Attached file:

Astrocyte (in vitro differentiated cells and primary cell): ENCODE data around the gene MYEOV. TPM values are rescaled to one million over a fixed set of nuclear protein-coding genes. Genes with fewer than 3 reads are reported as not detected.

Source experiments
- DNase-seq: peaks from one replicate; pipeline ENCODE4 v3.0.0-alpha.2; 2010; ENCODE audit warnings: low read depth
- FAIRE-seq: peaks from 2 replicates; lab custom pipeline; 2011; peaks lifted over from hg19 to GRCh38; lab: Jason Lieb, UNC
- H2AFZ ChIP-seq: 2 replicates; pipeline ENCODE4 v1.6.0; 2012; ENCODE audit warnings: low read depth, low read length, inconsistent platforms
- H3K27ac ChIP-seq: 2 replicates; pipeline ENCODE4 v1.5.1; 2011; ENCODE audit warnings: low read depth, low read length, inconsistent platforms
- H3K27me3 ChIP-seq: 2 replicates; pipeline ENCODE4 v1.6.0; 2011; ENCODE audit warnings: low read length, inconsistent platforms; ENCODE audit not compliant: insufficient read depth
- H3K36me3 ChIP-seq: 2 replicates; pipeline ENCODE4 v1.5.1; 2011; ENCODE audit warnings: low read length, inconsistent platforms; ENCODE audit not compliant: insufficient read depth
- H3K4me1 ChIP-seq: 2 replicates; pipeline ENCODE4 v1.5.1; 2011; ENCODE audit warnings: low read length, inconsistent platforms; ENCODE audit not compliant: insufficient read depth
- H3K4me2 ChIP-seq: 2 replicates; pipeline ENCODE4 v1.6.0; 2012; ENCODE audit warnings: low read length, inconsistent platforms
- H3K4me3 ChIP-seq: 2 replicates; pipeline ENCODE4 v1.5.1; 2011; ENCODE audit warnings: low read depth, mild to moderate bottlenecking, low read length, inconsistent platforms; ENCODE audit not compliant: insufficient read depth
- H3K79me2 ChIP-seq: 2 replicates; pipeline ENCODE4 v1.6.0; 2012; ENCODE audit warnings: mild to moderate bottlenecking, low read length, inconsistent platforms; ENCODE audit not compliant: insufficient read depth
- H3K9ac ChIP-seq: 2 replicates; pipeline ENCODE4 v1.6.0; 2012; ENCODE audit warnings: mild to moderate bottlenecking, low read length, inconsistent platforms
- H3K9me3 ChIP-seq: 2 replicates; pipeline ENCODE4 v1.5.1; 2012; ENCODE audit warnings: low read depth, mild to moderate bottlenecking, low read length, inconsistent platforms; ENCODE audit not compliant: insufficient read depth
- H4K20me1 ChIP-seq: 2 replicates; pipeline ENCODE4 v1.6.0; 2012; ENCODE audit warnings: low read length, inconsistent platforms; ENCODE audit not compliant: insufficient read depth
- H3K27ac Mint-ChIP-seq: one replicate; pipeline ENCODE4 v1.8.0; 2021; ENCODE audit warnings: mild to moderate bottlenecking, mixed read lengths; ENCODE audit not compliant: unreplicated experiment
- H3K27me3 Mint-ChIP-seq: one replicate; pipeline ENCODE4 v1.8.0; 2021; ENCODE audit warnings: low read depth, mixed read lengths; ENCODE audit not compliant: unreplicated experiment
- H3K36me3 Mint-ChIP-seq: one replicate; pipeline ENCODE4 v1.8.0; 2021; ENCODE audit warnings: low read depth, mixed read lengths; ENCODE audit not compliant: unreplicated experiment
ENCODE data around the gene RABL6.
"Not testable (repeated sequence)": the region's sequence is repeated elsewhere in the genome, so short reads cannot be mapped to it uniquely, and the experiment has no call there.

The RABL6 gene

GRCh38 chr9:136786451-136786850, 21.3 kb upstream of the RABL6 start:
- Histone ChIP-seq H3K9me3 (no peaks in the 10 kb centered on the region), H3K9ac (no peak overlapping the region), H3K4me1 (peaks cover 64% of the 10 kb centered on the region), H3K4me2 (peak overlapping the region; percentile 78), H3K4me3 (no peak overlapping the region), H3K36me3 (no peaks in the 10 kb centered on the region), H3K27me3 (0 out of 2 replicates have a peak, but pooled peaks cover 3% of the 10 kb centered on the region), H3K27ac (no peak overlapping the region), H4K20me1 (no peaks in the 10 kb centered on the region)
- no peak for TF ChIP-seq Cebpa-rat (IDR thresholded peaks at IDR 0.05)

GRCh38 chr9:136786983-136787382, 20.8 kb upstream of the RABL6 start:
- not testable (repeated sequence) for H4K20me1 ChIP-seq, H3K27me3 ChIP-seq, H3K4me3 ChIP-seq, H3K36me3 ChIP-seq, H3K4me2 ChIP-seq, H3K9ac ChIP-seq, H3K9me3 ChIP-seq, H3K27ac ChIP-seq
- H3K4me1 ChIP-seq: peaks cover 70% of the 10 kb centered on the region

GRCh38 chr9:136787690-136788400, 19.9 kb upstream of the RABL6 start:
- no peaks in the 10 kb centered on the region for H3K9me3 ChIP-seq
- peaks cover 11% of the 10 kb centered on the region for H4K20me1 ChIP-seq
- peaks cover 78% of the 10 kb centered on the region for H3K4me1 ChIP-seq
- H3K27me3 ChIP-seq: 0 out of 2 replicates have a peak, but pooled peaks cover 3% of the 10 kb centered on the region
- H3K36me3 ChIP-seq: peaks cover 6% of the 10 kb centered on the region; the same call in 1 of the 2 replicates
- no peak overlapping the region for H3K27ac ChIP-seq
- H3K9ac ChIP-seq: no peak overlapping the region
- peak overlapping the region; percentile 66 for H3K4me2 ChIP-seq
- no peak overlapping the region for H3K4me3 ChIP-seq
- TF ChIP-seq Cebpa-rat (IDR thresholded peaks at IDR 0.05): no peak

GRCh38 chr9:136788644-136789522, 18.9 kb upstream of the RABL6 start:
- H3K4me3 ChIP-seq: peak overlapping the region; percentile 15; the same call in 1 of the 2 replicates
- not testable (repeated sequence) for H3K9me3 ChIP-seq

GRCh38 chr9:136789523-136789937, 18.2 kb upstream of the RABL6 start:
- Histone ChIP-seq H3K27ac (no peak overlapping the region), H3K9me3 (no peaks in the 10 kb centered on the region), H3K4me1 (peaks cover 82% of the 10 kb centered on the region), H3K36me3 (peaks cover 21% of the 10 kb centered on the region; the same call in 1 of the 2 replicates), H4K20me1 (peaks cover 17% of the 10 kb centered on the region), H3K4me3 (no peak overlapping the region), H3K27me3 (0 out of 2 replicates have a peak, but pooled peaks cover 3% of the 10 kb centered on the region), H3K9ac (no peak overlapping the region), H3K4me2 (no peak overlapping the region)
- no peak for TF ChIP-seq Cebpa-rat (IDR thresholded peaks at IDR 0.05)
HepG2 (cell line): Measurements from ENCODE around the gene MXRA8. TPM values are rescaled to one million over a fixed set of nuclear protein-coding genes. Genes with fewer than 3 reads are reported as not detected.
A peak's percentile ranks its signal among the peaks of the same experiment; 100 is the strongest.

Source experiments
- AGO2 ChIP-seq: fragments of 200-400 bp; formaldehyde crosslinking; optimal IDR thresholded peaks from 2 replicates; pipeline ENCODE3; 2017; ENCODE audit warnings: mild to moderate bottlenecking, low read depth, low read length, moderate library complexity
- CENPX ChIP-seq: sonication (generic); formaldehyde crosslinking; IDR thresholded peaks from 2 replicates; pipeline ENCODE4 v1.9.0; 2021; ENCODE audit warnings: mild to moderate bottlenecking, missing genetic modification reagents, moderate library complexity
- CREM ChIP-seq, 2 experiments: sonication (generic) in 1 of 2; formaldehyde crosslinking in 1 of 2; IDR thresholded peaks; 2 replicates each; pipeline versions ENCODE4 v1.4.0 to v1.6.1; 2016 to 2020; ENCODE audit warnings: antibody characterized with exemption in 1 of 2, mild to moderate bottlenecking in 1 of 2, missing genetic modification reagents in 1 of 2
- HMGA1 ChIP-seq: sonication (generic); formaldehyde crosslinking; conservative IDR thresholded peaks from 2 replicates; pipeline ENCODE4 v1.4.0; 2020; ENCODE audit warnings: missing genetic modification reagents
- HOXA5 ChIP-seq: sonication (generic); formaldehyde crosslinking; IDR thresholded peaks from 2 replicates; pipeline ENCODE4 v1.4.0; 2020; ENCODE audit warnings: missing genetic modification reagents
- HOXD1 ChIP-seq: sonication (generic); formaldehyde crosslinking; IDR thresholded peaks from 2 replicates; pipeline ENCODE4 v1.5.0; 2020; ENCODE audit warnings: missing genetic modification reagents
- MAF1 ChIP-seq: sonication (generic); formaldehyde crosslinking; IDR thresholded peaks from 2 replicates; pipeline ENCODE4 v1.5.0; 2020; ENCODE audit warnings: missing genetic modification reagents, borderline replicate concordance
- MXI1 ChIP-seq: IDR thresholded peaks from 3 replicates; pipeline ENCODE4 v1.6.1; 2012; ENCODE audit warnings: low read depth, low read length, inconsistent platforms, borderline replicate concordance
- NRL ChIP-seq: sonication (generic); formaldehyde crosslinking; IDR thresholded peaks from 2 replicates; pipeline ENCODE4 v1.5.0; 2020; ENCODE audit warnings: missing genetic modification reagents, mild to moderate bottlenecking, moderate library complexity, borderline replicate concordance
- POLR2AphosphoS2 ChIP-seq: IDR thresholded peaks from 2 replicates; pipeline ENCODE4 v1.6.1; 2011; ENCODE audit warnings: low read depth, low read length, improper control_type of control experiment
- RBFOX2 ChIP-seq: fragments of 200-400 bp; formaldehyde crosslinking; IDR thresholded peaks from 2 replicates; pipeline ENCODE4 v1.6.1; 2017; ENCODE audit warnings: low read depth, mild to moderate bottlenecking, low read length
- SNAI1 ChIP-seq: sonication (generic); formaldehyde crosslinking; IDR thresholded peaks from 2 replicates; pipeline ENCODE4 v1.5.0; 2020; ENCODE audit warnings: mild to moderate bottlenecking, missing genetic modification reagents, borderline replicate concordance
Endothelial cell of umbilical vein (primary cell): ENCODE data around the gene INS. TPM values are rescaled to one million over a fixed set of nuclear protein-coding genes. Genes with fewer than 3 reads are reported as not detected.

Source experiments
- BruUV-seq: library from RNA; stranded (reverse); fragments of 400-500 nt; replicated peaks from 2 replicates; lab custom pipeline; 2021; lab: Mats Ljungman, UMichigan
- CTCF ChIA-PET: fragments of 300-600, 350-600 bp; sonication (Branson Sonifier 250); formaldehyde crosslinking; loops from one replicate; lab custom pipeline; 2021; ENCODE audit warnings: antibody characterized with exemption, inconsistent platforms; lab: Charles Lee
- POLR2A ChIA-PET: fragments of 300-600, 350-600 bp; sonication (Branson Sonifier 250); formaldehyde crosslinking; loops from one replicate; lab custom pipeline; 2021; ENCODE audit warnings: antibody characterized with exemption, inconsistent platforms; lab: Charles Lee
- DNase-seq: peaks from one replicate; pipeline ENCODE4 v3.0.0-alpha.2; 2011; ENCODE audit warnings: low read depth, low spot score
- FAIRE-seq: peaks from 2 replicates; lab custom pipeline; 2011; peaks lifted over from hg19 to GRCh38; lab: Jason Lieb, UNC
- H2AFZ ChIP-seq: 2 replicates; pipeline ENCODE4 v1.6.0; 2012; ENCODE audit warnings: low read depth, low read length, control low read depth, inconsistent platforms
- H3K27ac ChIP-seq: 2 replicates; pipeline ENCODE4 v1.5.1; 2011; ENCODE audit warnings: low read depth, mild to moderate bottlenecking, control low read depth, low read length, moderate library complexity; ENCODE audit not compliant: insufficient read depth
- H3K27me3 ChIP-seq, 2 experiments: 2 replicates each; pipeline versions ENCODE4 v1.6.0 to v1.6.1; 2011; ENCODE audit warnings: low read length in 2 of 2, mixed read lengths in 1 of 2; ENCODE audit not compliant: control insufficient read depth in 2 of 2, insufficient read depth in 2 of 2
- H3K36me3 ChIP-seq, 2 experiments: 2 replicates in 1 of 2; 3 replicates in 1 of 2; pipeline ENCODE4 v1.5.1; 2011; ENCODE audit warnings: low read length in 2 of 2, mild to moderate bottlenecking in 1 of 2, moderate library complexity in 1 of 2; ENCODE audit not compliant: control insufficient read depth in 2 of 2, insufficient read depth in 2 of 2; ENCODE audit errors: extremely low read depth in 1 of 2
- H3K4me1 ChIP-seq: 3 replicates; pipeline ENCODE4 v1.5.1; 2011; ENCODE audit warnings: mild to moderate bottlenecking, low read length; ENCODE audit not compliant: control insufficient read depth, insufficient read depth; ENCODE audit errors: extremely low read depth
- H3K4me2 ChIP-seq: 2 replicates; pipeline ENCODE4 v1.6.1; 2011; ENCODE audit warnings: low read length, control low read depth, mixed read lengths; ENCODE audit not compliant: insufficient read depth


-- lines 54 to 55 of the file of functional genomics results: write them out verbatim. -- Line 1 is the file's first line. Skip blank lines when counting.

- MAF1 ChIP-seq: sonication (generic); formaldehyde crosslinking; IDR thresholded peaks from 2 replicates; pipeline ENCODE4 v1.5.0; 2020; ENCODE audit warnings: missing genetic modification reagents, borderline replicate concordance
- MXI1 ChIP-seq: IDR thresholded peaks from 3 replicates; pipeline ENCODE4 v1.6.1; 2012; ENCODE audit warnings: low read depth, low read length, inconsistent platforms, borderline replicate concordance